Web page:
I.

In May 2005, Raymond Humiston and John Carr formed Route 231, a limited liability company (" LLC" ) registered in Virginia. Humiston and Carr each made initial capital contributions of $2,300,000 and each received a 50% membership interest in the LLC. Route 231's initial operating agreement stated its purpose was " to own, acquire, manage and operate [certain] real property." (J.A. 225.) Consistent

Page 250

with that purpose, Route 231 purchased two parcels, known as Castle Hill and Walnut Mountain, in Albemarle County, Virginia, for approximately $24 million. Carr and Humiston personally guaranteed the bank loan financing the purchase.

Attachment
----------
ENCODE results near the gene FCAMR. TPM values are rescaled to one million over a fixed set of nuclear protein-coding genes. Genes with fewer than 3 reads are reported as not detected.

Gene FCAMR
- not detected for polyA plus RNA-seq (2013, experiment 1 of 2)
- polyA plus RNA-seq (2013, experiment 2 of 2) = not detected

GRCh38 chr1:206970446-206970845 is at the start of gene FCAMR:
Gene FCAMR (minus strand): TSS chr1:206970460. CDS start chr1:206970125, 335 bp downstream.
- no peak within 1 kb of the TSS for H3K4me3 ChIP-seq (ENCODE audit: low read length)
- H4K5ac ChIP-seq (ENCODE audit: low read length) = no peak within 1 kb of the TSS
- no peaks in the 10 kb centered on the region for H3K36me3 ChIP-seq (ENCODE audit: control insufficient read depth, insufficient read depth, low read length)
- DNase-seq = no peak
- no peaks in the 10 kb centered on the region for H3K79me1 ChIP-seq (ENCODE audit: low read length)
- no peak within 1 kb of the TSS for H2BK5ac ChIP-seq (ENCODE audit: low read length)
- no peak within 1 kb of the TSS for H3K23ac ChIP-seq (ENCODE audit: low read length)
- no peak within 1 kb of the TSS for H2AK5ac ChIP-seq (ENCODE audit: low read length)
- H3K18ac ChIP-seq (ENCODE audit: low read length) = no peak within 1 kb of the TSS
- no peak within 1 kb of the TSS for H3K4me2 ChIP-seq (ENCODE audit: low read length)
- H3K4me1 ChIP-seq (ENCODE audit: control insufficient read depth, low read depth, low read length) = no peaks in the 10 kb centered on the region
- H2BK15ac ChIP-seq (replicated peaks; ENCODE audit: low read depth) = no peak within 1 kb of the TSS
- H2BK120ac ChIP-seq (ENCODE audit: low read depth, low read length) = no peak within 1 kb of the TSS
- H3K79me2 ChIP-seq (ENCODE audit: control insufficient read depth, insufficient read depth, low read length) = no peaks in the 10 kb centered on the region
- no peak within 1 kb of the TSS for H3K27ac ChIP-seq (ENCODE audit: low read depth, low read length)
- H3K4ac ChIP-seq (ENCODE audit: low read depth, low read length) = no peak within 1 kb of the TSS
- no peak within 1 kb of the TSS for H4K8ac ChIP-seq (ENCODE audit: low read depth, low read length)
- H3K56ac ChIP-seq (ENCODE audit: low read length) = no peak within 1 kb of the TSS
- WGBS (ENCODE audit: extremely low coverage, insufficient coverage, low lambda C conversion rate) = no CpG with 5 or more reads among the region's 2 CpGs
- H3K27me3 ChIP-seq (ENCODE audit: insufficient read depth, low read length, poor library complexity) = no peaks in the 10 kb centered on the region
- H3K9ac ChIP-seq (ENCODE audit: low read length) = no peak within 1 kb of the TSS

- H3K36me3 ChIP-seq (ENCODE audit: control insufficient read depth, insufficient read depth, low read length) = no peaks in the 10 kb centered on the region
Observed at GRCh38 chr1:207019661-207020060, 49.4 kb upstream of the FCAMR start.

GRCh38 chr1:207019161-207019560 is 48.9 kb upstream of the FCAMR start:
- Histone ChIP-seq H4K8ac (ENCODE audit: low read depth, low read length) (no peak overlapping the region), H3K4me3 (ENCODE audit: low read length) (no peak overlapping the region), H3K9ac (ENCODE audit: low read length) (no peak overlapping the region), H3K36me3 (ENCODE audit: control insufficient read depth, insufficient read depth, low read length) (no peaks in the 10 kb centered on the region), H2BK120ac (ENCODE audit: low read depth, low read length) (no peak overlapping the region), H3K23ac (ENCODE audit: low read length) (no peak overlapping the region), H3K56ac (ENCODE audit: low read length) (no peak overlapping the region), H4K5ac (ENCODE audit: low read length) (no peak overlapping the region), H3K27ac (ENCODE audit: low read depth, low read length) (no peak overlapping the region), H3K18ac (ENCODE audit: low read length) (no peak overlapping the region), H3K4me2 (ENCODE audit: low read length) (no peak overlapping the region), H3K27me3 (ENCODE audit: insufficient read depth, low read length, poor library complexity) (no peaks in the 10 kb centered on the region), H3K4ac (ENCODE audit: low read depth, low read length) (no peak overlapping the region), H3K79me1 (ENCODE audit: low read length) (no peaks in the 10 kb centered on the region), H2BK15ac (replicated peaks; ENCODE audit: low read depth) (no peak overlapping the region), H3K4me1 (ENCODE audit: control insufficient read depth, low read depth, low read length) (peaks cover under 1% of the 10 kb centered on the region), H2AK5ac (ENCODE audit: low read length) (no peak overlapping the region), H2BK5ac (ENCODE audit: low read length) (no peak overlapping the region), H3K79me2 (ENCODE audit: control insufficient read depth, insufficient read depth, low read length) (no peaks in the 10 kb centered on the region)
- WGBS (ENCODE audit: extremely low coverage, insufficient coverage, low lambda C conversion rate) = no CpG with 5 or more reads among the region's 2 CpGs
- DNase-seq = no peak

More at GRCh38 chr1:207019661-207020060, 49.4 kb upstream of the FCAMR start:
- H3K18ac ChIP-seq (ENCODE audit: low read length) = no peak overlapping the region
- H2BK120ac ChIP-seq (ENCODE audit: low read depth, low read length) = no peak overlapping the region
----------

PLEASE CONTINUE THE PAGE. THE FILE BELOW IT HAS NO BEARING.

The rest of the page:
Carr and Humiston were interested in donating some of Route 231's property for conservation purposes and retained a consultant to assist with that process. At that time, Virginia offered state income tax credits " equal to 50 percent of the fair market value of any land or interest in land located in Virginia" donated to a public or private agency eligible to hold such land and interests therein for conservation or preservation purposes. Va. Code § 58.1-512 (2005). Through the consultant, Route 231 discussed the possibility of Virginia Conservation joining the LLC by contributing money to Route 231 and receiving a majority of the Virginia tax credits that would be earned as a result of three proposed conservation donations.